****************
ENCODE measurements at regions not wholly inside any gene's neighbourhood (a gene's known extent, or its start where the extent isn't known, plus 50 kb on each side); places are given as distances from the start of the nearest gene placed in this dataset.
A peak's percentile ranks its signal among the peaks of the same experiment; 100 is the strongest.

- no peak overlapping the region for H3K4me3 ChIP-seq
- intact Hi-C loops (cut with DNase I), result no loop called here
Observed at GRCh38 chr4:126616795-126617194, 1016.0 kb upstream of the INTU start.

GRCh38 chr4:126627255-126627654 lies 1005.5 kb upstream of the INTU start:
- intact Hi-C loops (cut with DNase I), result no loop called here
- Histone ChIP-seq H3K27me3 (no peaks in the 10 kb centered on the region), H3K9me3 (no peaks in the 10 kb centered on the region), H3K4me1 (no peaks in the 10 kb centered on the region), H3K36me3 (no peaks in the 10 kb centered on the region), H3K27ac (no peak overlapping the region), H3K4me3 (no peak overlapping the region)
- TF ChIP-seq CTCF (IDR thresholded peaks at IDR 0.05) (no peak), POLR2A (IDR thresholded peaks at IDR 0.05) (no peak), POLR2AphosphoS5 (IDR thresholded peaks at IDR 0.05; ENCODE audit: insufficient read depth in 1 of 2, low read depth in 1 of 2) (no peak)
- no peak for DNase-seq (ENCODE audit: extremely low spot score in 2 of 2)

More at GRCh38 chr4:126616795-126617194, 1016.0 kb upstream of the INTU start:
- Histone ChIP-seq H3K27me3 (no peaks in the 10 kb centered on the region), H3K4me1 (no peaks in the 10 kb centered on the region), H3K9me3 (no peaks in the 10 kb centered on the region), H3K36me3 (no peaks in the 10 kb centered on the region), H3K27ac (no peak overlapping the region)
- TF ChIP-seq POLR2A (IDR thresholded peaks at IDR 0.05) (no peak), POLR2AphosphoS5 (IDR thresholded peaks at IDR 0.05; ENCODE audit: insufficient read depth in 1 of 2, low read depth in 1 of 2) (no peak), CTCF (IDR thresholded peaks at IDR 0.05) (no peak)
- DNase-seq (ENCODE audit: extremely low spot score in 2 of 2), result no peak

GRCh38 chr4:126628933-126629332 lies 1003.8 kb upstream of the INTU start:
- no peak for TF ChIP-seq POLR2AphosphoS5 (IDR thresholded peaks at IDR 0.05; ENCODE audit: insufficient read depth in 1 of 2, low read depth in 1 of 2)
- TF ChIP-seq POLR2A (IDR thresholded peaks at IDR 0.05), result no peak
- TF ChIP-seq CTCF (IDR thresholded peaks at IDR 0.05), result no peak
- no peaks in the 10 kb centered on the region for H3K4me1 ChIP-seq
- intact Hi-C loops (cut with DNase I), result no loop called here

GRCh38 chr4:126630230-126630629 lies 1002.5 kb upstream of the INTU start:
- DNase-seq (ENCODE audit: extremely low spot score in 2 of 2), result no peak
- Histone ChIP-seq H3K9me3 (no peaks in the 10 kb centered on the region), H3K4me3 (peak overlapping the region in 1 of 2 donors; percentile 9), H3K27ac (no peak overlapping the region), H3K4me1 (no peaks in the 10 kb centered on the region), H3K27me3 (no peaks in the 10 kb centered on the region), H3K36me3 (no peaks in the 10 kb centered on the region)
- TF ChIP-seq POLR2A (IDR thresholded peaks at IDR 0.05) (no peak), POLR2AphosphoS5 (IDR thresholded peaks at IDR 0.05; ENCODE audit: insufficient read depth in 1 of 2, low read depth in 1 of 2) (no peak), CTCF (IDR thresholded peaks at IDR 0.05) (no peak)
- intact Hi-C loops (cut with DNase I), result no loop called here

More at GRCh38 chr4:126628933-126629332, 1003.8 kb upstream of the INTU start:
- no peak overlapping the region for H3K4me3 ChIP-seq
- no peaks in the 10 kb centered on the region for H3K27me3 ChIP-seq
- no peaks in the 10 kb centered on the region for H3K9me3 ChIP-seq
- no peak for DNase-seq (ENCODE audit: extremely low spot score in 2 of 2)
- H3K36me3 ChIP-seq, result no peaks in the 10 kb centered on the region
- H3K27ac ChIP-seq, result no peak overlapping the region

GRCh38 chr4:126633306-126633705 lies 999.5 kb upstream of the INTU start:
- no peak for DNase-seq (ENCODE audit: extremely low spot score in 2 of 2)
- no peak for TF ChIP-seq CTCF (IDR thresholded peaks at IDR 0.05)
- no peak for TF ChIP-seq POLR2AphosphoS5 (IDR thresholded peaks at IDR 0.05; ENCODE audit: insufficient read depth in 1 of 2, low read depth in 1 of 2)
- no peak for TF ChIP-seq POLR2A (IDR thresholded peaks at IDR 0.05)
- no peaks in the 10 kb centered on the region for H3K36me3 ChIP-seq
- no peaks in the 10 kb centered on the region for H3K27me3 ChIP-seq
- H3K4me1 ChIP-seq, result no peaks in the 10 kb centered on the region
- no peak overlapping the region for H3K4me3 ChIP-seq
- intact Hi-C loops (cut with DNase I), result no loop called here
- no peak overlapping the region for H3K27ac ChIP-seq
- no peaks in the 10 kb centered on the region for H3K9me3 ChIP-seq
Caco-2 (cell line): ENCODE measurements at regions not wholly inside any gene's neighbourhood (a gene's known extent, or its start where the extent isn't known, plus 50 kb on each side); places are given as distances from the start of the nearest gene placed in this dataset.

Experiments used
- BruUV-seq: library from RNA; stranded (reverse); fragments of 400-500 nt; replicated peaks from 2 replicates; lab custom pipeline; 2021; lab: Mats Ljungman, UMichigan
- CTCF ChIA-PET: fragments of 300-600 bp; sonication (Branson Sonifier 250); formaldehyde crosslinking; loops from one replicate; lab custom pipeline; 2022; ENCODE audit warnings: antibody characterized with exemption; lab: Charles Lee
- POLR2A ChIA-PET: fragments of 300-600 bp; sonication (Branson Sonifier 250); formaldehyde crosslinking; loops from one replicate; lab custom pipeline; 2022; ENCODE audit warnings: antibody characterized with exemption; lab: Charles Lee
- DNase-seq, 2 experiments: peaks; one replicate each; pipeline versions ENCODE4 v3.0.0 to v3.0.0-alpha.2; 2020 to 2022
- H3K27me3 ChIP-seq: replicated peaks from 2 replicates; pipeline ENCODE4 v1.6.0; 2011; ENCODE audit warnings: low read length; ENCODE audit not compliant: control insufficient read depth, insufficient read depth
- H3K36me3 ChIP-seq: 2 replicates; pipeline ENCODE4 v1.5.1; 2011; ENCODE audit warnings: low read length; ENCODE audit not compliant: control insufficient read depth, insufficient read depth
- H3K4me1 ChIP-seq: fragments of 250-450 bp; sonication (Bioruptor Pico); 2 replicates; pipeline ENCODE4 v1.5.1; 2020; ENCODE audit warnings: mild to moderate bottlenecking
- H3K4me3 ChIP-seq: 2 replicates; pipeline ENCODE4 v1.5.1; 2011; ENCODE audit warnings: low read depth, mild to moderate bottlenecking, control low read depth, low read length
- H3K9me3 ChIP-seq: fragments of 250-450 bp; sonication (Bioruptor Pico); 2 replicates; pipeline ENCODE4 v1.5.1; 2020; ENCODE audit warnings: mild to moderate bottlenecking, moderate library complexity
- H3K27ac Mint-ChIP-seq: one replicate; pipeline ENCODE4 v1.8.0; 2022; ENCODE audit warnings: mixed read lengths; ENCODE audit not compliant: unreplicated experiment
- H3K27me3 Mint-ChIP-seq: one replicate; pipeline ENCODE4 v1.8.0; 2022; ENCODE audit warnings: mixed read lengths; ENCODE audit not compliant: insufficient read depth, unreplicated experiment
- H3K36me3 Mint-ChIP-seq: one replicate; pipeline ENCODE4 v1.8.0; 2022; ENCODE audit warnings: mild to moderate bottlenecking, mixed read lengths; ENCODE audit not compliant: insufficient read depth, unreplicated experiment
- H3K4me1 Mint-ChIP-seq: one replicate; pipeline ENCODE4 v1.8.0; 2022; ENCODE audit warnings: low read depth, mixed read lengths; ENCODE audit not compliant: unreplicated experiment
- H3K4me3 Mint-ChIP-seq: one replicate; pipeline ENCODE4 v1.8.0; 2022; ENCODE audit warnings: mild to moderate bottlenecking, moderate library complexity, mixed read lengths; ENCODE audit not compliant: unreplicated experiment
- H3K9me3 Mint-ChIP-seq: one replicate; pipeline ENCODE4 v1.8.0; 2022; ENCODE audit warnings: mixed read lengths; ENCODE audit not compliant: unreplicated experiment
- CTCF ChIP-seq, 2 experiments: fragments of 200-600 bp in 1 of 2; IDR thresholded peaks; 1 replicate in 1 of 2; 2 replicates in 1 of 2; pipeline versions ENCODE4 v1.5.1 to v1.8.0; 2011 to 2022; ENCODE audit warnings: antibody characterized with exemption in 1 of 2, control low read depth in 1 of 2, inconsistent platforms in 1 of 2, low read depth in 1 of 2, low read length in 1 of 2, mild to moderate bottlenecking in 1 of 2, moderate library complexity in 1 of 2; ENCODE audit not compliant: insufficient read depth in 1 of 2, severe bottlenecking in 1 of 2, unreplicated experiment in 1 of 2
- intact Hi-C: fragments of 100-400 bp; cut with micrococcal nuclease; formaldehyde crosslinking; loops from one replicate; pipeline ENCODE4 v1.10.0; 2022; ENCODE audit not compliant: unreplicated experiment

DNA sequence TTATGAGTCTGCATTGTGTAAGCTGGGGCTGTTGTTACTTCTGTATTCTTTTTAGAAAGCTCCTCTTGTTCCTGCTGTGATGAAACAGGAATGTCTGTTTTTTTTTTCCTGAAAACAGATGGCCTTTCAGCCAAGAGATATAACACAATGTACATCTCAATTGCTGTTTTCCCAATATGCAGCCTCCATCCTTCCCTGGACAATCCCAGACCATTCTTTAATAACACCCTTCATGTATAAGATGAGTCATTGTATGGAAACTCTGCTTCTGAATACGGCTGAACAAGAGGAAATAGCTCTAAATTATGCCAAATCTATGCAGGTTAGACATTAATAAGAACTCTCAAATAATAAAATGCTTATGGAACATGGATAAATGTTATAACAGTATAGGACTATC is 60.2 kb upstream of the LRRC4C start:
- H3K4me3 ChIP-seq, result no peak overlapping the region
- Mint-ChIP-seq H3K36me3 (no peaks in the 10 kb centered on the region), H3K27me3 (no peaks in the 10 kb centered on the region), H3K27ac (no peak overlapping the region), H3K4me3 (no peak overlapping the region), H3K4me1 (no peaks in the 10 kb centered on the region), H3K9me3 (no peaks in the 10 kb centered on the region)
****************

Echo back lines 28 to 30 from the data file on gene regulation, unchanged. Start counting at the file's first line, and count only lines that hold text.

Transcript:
- no peaks in the 10 kb centered on the region for H3K27me3 ChIP-seq
- no peaks in the 10 kb centered on the region for H3K9me3 ChIP-seq
- no peak for DNase-seq (ENCODE audit: extremely low spot score in 2 of 2)